Superhero Adventure Historical

Superman: Red Son Review

Superman: Red Son by Mark Millar and Dave Johnson Review

What if the spaceship that brought Superman to Earth as a baby had landed 12 hours later? Right in the heart of the Soviet Union? What if the Man of Steel had grown up on a collective farm in Ukraine and become the archetype of all Socialist virtues and values?

Welcome to Superman: Red Son! A revolutionary (pun intended) reimagining of one of graphic fictions most beloved and well known characters. See familiar faces in completely new roles… Lex Luthor, the All-American Patriot. Batman, the anti-Soviet insurgent. With special guests appearances by Stalin, Eisenhower and JFK! Enter a tale of wonder, excitement and International Socialism narrated by the Comrade of Steel himself.

So hold on to your party membership card Tovarish… this take on Superman will make you see Red. Da!!    

Superman Gone Red

I’m not a fan of the continual rewriting of Superhero origins and backstories that has become a hallmark of the large American graphic fiction publishers (i.e. DC and Marvel). ‘Reboots’ of entire fiction universes seem to happen every leap year. There are so many alternative timelines and universes, it’s hard to keep up!

But every now and then you run into a piece of alternative reality fiction that blows you away! Superman: Red Son by Mark Millar and Dave Johnson is one of those graphic novels. Originally printed as a three part mini-series under DC’s Elseworlds imprint, Red Son takes a character as American as Appple Pie and the 4th of July and, bravely, turns him into… an ardent communist!

Superman: Red Son -Evil Commie Superman!

It’s the 1950s and the USA wakes up to the news that the Soviets have a new super weapon. God old Ike (President Eisenhower) tries to reassure the American people that all is not lost. Mass panic ensues.

The good folk of Smallville, Kansas rush to the Kent Hardware store to buy lead to line their houses. We can’t have a commie with x-ray vision spying on god-fearing Americans while they are on the toilet… No Sir!

Who can the US government turn to but Lex Luthor, the smartest man on Earth. While Stalin touts the superiority of the Soviet system and the Warsaw Pact keeps expanding, Lex becomes obsessed with ‘solving’ the Superman ‘problem’. Much to the dismay of his wife and Daily Planet reporter Lois Lane… I mean Luthor. Lois Luthor.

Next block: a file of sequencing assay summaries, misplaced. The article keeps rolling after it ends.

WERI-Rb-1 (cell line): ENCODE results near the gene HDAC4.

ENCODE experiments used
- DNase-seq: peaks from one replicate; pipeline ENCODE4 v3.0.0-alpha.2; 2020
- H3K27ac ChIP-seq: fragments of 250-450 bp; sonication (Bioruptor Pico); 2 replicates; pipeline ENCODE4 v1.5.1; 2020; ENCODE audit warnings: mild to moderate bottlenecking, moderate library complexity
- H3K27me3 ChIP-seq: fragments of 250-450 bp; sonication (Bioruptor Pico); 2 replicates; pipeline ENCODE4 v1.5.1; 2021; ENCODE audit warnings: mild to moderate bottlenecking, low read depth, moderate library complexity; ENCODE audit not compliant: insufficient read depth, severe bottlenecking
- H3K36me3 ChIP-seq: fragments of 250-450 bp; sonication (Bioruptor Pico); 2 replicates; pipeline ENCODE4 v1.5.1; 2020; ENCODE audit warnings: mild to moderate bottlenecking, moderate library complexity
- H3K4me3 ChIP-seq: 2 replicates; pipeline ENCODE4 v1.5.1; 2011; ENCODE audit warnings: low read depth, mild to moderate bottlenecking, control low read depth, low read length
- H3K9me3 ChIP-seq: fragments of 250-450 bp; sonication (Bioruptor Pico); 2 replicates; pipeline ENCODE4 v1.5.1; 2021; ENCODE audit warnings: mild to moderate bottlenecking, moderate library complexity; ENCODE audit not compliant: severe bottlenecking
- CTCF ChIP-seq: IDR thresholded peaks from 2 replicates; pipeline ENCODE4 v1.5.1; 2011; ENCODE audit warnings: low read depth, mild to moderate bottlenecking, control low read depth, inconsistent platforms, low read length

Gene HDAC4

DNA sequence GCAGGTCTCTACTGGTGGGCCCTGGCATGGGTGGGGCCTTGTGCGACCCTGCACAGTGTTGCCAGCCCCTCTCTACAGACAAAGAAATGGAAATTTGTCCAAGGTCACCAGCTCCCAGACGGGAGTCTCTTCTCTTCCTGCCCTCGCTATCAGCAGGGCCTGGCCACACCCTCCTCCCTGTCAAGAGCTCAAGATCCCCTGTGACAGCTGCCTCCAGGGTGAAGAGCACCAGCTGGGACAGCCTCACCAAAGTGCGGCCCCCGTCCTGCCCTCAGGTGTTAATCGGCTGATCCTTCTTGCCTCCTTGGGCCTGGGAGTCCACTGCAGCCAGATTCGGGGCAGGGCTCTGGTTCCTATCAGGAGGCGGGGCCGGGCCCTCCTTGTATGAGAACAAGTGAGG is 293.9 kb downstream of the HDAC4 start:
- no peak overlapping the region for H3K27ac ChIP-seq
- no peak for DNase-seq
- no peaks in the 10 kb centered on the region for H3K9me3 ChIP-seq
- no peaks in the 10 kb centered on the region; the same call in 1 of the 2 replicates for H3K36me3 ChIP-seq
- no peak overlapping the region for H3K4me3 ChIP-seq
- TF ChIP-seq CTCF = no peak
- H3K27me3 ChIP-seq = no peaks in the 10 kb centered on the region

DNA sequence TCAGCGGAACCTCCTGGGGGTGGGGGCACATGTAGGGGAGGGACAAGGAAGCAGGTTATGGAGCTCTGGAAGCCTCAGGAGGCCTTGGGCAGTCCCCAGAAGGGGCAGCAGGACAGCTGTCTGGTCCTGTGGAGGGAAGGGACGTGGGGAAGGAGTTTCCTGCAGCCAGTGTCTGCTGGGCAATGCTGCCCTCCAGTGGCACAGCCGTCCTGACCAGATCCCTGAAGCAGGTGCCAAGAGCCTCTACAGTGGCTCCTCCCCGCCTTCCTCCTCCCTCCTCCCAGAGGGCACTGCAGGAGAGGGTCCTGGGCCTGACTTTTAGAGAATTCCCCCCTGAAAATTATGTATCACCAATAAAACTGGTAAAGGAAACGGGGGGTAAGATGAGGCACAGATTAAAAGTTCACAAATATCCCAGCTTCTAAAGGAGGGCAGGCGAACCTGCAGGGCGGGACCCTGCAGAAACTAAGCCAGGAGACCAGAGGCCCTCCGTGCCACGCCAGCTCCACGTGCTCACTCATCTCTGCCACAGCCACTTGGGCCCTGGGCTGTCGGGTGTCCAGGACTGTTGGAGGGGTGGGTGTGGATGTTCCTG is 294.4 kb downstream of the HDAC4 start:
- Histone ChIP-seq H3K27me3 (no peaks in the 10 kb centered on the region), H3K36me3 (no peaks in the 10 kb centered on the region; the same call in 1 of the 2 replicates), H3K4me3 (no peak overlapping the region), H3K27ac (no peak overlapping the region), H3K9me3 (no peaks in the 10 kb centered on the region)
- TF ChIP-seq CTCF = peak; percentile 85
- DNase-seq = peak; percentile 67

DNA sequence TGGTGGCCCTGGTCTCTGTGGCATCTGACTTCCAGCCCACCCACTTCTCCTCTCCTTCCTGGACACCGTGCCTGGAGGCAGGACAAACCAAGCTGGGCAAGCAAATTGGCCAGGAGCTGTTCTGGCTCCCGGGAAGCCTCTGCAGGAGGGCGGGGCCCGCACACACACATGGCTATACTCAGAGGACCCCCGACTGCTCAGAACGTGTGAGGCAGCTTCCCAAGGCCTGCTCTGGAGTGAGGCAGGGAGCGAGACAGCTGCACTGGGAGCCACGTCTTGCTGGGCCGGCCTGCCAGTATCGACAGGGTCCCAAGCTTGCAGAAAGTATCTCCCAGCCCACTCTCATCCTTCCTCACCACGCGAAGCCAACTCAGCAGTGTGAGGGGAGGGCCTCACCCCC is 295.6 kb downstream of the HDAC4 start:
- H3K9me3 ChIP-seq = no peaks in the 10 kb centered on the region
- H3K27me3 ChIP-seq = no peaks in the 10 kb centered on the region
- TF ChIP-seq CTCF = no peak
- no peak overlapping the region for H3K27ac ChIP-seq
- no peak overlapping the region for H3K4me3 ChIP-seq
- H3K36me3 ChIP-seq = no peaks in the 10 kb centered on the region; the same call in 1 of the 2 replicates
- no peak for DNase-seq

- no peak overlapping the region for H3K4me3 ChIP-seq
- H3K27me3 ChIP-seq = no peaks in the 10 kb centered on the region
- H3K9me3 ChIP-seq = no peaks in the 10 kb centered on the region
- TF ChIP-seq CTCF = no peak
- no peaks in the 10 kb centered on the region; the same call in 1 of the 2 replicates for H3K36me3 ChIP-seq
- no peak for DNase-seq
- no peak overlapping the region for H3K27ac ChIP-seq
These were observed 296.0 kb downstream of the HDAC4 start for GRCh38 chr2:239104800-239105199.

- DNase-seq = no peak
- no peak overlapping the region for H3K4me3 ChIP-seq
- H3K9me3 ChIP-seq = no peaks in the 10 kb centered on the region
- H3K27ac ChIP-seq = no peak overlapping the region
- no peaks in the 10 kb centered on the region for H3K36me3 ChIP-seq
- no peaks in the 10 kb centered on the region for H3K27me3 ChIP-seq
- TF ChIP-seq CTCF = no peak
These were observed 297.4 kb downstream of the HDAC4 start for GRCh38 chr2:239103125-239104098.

Oh boy… things are seriously wrong in Metropolis…

Lex’s obsession with beating Superman pushes him to try something truly insane and evil. Just like his megalomaniac counterpart in the original Superman timeline he is driven by his ego and monumental arrogance. When his inevitable defeat happens, it sparks of a life-long cold-war feud of epic proportions. Good times.

We witness how Josef Stalin takes a shine to our hero of the working masses and begins to groom him for greater things. We see the first meeting between Superman and Wonder Woman at a diplomatic ball. And we get to see what kind of man Superman is.

The Tale of an Unintentional Dictator

It is in this that Red Son really stands out to me. Superman, we are never told his real Ukrainian name, is a decent, kind and upstanding person who truly wants to help and protect other people. Be they Soviet or American. Communist or Capitalist. Superman doesn’t care. He wants to eliminate poverty, hunger and suffering from the world.

But it is here that the story pivots and takes us into unexpected territory. When Stalin dies, poisoned by his secret police chief, and the US starts war mongering –the people and rulers of the Soviet Union beg Superman to take power. And believing that he can rule fairly and improve people’s lives, he does.

It’s in this chapter of the story that we see a gradual shift from the idealistic champion of the proletariat to unintentional dictator. We also see that the human condition is one of never being satisfied.